|When I needed a particular theme fabric for an art quilt
and was low on funds, I resorted to another hobby of mine -- soft-block
carving. I used carved and stamped images to make my own unique
fabric. Below is the process I followed, and photos of each step.
For more information and detailed instructions on soft-block carving, please visit my SOFT-BLOCK CARVING PAGE (link opens a new window).
|For this process you will need the following:
Note: Click on each image below to see a larger view. Close each image after viewing to return to this page.
|First I found some copyright-free clip art of the images I
wanted. In this case, door keys. I subscribe to
clipart.com, an image
site, which has fabulous images you can use for a lot of different
hobbies. You can draw your own images, of course. I then transferred the
images and carved the blocks (for instructions on how to carve see the
link to my Soft-Block Carving site above).
At right you can see the clip art images and my carved stamps.
|After carving the images, I used double-sided tape to
secure them to a wooden block. You don't necessarily need to use a wood
mount, but I feel it gives me more control than just the carved block.
At top right is a mounted stamp, and at bottom right is the double-sided tape I used.
|You need to use pigment ink for this process. Dye ink
dries too quickly. I have found that Brilliance pigment ink is perfect. I
have it in both stamp pad form (readily available at craft and stamp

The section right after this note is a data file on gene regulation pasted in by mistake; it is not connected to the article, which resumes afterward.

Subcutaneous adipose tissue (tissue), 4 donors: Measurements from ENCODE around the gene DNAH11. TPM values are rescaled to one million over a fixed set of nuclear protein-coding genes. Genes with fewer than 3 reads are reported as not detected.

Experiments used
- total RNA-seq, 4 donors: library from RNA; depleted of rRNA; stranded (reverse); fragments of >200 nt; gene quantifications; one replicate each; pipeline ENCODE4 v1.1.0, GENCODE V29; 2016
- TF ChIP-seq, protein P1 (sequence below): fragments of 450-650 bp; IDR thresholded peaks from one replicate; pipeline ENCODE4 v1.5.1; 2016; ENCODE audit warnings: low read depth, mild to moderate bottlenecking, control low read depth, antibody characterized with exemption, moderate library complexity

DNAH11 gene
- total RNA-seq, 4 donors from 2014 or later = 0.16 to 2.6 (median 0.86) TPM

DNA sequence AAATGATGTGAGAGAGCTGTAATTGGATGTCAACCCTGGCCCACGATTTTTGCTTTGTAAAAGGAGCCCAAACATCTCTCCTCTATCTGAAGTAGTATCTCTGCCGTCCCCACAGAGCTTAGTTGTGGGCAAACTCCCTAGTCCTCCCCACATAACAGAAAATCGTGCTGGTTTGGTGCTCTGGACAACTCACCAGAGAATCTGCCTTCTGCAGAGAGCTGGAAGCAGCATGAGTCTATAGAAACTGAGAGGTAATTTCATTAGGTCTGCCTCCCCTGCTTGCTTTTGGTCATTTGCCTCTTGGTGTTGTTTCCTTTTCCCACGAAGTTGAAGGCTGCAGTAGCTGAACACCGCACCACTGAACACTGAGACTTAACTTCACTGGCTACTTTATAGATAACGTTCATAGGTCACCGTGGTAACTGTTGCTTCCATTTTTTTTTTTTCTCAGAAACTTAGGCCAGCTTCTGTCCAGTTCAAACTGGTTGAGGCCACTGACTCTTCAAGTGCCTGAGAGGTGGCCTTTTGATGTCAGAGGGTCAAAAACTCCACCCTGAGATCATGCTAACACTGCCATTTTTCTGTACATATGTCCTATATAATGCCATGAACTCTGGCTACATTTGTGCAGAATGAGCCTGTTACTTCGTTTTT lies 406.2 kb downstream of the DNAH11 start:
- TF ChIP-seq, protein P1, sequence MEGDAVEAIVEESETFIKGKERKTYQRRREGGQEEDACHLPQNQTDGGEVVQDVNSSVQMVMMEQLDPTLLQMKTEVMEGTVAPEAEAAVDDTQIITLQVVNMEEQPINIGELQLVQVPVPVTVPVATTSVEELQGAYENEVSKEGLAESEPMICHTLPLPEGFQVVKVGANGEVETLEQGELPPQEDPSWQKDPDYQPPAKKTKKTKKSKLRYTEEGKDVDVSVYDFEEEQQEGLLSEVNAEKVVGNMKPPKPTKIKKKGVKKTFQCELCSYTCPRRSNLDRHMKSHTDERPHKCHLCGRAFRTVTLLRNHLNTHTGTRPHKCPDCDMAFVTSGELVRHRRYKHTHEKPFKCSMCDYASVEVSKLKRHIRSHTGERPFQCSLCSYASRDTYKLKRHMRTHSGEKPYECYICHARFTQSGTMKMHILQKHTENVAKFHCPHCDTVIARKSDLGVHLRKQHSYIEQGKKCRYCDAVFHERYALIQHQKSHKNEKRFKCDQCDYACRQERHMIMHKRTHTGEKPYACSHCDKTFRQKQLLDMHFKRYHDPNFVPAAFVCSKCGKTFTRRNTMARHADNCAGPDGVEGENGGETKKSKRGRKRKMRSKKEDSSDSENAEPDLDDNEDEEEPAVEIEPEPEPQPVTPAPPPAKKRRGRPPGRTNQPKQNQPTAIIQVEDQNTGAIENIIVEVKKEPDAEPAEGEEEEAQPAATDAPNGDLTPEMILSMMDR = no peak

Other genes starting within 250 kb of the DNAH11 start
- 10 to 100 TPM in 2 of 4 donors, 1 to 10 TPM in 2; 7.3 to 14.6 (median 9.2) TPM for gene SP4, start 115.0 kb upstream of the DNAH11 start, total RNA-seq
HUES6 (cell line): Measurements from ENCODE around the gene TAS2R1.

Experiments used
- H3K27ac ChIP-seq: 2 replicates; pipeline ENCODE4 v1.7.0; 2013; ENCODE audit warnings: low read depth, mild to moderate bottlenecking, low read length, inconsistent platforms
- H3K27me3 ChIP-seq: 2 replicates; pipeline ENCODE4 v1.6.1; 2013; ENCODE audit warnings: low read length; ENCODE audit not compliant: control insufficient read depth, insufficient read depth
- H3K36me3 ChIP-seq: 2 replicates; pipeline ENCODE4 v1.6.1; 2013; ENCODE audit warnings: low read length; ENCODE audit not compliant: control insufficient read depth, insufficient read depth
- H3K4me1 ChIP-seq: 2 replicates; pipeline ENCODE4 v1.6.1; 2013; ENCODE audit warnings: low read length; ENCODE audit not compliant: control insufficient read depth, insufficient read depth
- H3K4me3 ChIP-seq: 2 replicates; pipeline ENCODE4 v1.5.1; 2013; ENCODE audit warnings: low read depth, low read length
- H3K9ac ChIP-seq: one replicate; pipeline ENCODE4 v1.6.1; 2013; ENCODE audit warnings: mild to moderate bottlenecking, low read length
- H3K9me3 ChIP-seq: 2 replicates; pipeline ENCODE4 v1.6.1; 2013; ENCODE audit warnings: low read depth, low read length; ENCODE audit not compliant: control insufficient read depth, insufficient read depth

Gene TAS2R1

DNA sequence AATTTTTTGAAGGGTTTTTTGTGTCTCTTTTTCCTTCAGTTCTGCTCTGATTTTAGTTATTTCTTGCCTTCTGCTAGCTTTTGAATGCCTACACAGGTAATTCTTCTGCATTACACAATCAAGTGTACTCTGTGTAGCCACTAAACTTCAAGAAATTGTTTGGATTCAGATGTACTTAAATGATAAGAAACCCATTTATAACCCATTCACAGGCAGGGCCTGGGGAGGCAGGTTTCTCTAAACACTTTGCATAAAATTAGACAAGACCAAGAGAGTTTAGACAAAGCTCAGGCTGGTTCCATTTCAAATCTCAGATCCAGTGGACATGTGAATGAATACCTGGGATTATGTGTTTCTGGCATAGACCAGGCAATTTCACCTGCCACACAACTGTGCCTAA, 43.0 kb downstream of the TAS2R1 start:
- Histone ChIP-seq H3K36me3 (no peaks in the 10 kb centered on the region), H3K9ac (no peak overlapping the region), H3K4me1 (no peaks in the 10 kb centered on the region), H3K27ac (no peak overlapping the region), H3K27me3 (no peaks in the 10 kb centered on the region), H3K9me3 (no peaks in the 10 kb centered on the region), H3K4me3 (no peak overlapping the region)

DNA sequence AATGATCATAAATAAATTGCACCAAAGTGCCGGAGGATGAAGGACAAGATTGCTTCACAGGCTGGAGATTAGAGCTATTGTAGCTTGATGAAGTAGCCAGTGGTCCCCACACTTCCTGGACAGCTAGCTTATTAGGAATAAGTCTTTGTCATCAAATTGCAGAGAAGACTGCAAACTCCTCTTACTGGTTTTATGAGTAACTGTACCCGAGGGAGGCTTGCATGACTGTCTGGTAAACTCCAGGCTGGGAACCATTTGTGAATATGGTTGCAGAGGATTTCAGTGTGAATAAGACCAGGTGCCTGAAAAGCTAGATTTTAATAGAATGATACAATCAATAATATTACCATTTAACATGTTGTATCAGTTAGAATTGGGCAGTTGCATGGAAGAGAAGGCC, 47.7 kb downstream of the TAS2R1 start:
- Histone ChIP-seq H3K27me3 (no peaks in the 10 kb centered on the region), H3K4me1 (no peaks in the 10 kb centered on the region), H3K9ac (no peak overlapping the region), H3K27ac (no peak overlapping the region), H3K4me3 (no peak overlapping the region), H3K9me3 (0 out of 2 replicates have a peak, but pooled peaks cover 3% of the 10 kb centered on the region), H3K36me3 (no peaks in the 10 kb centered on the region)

stores) and in re-inker bottles (available in some stamp stores and
At right is a picture of a Brilliance re-inker and the flat stiff-bristled artist's brush I use.
|I use a brush to apply ink to the surface of the stamp. Don't apply it too heavily or it will blob up on the fabric. Practice!|
|Use steady, even pressure to stamp the fabric. In this case, I used white Kona cotton.|
|Voila! Here is the finished stamped fabric. When the ink is dry (10 minutes or so), press each stamped image using a hot iron. Press straight down, don't move the iron about. You should protect your iron with a pressing cloth just to be safe.|
|You can also use commercial rubber stamps. At right is an example using stamps from my old stamp line. The red ink pad was a little dry, so the images are not as bright as they should be.|
|You can also use the stamp pad itself rather than a re-inker -- just make sure it's well inked and that your stamp is completely covered.|
|To test how colorfast the Brilliance ink is, I took a
piece of fabric that I stamped and painted (using Shiva oil paint sticks)
some time ago. I heat-set the images with a hot iron, and then I hand
washed the fabric using mild soap. I ironed it again, and didn't notice
any degradation of the ink or the paint.
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